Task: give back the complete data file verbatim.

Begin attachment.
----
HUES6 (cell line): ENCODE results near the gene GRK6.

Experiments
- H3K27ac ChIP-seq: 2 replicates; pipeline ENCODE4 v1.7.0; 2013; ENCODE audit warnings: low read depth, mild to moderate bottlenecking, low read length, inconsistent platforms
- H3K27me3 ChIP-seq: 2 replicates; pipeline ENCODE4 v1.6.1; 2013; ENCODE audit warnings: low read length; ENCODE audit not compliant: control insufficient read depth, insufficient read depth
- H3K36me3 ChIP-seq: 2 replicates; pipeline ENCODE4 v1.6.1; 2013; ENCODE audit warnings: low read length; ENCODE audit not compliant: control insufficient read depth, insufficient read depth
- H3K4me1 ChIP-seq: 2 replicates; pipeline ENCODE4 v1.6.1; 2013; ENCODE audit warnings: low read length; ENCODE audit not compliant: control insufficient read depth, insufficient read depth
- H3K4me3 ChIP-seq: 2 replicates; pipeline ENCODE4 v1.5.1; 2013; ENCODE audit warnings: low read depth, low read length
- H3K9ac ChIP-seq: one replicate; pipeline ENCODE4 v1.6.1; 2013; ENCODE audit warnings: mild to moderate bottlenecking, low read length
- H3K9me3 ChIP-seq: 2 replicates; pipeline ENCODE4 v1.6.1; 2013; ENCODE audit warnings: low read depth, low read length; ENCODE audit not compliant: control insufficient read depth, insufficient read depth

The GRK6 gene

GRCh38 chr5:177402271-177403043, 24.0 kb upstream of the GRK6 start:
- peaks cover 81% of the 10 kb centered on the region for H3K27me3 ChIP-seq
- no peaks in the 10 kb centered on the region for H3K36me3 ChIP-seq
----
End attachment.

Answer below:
HUES6 (cell line): ENCODE results near the gene GRK6.

Experiments
- H3K27ac ChIP-seq: 2 replicates; pipeline ENCODE4 v1.7.0; 2013; ENCODE audit warnings: low read depth, mild to moderate bottlenecking, low read length, inconsistent platforms
- H3K27me3 ChIP-seq: 2 replicates; pipeline ENCODE4 v1.6.1; 2013; ENCODE audit warnings: low read length; ENCODE audit not compliant: control insufficient read depth, insufficient read depth
- H3K36me3 ChIP-seq: 2 replicates; pipeline ENCODE4 v1.6.1; 2013; ENCODE audit warnings: low read length; ENCODE audit not compliant: control insufficient read depth, insufficient read depth
- H3K4me1 ChIP-seq: 2 replicates; pipeline ENCODE4 v1.6.1; 2013; ENCODE audit warnings: low read length; ENCODE audit not compliant: control insufficient read depth, insufficient read depth
- H3K4me3 ChIP-seq: 2 replicates; pipeline ENCODE4 v1.5.1; 2013; ENCODE audit warnings: low read depth, low read length
- H3K9ac ChIP-seq: one replicate; pipeline ENCODE4 v1.6.1; 2013; ENCODE audit warnings: mild to moderate bottlenecking, low read length
- H3K9me3 ChIP-seq: 2 replicates; pipeline ENCODE4 v1.6.1; 2013; ENCODE audit warnings: low read depth, low read length; ENCODE audit not compliant: control insufficient read depth, insufficient read depth

The GRK6 gene

GRCh38 chr5:177402271-177403043, 24.0 kb upstream of the GRK6 start:
- peaks cover 81% of the 10 kb centered on the region for H3K27me3 ChIP-seq
- no peaks in the 10 kb centered on the region for H3K36me3 ChIP-seq